How to create a GCP Sql Instance using your command line

In continuation of my series on using the GCP from your command line I will show you how to quickly setup an Sql instance from you preferred OS command line whether your using Windows, Linux or MacOS operating systems. Authorize a GCP compute instance to access it, create a cloud storage bucket, store an image on it and add the link to that image in the GCP compute instance. This is one of the qwiklabs for the ongoing Google Andela and Pluralsight Scholarship partnership for Africa. This lab [https://plrsig.ht/GCP_Course01_Lab03] in particular.

I prefer to work from the terminal as is trains my memory and really helps me remember the commands and what they do and how to use them; and it is way faster from my experience, and in the Linux world where I live we have a common saying that when most fails the terminal is always the only place and when working with servers a GUI is usually not an option.

Prerequisites:

  1. Cloud SDK installed
  2. Admin access on you machine
  3. Google Cloud Platform Account
  4. Internet

Lets us begin by stating the steps we will be using to achieve our task. These will be:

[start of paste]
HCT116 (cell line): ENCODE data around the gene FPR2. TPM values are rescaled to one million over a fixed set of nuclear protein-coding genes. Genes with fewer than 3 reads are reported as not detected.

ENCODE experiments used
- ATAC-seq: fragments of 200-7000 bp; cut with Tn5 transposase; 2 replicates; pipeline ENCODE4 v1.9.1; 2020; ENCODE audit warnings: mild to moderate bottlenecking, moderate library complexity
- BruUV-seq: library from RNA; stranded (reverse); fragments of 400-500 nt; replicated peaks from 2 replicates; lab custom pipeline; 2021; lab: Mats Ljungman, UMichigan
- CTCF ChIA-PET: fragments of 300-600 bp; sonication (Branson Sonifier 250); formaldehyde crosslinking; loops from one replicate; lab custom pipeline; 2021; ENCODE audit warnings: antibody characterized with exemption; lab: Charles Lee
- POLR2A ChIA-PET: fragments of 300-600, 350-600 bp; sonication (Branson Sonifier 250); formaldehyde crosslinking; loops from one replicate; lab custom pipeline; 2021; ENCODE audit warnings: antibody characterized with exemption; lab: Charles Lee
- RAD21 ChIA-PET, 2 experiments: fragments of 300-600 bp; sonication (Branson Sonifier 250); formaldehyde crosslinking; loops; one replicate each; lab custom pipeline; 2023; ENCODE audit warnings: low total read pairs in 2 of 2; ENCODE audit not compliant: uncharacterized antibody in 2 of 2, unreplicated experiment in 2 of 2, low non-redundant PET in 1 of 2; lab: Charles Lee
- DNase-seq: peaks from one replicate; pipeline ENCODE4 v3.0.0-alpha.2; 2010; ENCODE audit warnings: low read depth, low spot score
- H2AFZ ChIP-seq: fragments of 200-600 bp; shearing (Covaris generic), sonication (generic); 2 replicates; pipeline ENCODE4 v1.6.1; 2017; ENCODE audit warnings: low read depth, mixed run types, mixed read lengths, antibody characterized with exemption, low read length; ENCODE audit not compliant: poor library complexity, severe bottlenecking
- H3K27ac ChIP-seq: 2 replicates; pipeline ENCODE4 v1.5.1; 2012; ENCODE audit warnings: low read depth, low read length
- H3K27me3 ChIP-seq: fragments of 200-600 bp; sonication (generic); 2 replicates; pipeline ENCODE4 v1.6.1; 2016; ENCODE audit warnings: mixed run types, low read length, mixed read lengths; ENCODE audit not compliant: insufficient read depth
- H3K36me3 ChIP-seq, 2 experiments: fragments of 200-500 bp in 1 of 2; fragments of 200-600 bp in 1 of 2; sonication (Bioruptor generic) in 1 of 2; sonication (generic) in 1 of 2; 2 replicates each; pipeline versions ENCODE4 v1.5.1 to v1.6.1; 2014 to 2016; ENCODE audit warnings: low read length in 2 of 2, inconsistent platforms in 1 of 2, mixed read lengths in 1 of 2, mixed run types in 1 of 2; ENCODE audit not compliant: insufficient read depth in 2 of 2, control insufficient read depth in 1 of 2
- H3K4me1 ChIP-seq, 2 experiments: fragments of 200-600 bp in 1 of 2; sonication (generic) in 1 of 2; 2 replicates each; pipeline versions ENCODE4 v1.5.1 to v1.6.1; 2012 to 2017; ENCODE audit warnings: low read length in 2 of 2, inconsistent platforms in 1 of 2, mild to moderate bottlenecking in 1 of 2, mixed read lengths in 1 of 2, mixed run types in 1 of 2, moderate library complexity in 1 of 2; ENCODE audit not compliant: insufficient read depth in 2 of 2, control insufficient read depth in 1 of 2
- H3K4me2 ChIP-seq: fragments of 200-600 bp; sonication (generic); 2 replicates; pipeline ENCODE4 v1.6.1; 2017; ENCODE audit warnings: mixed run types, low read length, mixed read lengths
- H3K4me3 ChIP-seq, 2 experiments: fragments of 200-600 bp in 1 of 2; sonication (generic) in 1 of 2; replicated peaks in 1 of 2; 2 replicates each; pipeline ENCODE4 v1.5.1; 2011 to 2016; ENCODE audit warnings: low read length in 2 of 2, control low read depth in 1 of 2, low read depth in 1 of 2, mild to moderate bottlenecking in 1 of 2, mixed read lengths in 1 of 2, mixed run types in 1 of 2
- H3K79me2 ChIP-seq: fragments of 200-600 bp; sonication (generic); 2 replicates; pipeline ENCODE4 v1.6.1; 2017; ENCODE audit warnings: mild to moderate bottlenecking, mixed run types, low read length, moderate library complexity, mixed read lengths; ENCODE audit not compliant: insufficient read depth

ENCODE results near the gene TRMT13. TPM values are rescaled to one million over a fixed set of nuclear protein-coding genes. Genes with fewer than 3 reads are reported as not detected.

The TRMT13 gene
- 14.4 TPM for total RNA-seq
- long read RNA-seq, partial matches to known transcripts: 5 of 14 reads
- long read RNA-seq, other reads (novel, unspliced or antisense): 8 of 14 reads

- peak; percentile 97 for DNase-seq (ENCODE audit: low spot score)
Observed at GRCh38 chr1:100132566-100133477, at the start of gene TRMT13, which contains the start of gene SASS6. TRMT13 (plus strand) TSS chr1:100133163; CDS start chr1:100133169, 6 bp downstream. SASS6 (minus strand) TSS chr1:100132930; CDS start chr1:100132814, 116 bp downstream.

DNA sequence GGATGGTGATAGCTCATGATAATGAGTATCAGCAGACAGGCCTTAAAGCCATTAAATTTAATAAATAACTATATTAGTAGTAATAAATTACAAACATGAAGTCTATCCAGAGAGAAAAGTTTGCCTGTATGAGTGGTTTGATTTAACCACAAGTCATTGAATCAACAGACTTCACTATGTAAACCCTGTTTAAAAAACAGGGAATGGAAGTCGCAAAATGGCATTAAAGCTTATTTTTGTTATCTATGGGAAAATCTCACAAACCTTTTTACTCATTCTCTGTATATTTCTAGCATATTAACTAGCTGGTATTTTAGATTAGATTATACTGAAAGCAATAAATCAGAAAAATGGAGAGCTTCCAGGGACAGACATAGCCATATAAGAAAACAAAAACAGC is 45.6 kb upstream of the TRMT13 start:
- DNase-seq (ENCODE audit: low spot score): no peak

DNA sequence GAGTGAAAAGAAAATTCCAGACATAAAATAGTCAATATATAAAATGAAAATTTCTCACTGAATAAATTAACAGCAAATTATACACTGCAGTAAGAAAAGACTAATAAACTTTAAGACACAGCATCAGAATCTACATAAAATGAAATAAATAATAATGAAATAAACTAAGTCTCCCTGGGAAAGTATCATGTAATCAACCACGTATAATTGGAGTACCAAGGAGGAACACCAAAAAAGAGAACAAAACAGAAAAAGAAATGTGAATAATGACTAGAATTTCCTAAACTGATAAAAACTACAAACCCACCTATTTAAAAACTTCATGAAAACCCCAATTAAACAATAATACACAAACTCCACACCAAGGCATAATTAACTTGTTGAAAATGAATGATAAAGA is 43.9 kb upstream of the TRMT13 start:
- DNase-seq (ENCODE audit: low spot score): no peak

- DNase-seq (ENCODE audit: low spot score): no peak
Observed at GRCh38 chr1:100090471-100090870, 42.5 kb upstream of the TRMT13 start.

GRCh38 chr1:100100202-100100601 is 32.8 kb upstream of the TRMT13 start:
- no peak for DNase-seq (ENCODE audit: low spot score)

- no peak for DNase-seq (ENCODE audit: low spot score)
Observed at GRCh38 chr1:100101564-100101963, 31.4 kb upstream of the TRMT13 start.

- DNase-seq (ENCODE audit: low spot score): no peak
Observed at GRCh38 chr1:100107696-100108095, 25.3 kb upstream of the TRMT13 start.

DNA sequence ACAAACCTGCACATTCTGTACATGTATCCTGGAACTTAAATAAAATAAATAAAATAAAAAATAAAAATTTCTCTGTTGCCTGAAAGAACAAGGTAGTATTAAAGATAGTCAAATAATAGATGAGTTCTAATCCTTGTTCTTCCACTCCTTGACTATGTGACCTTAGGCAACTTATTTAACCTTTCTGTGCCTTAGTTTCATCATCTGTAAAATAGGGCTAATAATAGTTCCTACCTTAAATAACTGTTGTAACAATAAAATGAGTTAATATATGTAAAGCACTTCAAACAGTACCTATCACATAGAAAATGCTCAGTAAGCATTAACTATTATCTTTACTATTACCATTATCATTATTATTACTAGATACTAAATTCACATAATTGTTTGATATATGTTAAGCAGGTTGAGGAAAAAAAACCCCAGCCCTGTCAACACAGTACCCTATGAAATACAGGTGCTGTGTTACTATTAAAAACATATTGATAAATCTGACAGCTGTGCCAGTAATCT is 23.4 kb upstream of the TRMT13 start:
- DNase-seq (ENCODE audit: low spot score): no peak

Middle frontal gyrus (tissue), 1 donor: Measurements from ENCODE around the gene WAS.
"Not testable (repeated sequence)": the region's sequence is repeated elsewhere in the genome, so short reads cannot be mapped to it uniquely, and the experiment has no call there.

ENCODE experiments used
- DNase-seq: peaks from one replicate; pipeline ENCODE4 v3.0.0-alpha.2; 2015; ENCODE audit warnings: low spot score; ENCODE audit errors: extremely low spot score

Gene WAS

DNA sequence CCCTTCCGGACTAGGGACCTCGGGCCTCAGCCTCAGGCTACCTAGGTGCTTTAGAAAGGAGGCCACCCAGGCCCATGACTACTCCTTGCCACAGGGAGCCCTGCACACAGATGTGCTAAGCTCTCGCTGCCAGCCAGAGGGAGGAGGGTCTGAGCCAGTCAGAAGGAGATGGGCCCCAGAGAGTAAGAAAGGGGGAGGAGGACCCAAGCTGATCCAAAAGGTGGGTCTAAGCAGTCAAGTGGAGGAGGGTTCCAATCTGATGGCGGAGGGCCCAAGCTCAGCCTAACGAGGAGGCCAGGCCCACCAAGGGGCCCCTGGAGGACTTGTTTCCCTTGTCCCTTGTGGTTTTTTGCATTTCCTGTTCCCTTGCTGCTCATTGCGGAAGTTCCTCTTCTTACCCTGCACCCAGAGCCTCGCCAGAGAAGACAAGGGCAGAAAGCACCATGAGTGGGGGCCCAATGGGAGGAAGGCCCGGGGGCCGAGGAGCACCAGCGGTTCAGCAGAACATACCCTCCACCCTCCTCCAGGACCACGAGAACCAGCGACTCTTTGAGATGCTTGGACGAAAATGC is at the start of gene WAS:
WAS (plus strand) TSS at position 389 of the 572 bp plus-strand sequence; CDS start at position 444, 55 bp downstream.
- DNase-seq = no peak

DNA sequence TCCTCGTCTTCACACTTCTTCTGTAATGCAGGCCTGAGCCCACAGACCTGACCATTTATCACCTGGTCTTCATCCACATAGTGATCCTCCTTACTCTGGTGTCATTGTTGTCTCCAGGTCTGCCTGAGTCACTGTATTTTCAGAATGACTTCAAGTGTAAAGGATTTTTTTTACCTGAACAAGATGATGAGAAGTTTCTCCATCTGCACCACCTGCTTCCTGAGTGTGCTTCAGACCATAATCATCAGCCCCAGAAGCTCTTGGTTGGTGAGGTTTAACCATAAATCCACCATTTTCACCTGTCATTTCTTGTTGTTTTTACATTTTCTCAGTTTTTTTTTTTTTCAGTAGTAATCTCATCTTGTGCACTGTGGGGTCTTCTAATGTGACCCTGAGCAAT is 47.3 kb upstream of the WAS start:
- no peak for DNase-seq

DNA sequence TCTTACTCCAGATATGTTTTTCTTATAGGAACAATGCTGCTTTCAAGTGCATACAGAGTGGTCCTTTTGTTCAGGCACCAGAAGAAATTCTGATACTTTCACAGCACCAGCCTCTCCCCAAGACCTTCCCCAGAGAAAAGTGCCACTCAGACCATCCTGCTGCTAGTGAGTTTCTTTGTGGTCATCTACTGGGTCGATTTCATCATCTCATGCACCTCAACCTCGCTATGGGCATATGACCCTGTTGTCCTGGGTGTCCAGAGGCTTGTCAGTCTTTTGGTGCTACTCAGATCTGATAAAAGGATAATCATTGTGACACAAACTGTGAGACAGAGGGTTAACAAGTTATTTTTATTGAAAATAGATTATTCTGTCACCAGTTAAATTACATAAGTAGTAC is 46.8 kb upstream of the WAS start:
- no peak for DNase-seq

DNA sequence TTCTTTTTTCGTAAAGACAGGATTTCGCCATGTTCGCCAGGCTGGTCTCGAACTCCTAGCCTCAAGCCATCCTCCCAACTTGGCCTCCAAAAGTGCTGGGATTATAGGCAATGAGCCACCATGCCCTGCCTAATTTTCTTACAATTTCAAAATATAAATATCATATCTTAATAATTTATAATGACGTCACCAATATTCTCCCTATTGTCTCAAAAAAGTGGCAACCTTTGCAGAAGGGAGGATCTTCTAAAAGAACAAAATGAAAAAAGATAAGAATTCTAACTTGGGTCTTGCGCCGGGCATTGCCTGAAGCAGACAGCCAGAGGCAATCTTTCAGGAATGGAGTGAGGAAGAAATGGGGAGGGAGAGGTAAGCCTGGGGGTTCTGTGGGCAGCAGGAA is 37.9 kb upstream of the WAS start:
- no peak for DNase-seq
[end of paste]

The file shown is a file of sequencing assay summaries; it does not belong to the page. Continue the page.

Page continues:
1. Create the sql instance.
  2. Create your database instance.
  3. Create the user.
  4. Create a GCP compute instance and authorize it to connect to the Sql instance.
  5. Connect to the Sql instance.
  6. Setup the google cloud storage location and update the compute instance to host this image.

Create the Sql instance:

gcloud sql instances create blog-db --password="admin" --sql-version=MYSQL_5_7" --zone=us-central1-a

For the mysql version I used the one used in the tutorial which is the latest version (5.7) as of the time of writing this article and that version has more data storage space and more features, see the release notes.

  • Second Generation (recommended)
    ○ Up to 7x throughput and 20x storage capacity of First Generation
    ○ Up to 208 GB of RAM and 10 TB of data storage
    ○ MySQL 5.6 or 5.7
    ○ InnoDB only
  • First Generation
    ○ Up to 16 GB of RAM and 500 GB of data storage
    ○ MySQL 5.5
    ○ IPv6 connectivity and On Demand activation policy

The other databases include:

  • postgres 9.6
  • postgres 11

The following beta versions of SQL Server:

  • SQL Server 2017 Standard
  • SQL Server 2017 Enterprise
  • SQL Server 2017 Express
  • SQL Server 2017 Web

Create the database instance (though we will not be using it per say):

gcloud sql databases create host-db --instance="blog-db"

Create the user:

gcloud sql users create blogdbuser --instance=blog-db -i blog-db --host='%' --password='password'
  • The above commands and their arguments are self explanatory but for the “%” that refers to the host ip address that this user can interact with via the “help” documents of gcloud: “

Create a GCP compute instance and authorize it:

  • Create a file of type “.sh”, in linux the extension don’t really matter. They just tell us what the file does. Call the file anything you like I will call mine “apache-install.sh”, and add these lines to it
#! /bin/bash
apt-get update
apt-get install apache2 php php-mysql -y
service apache2 start
  • Create for Linux users: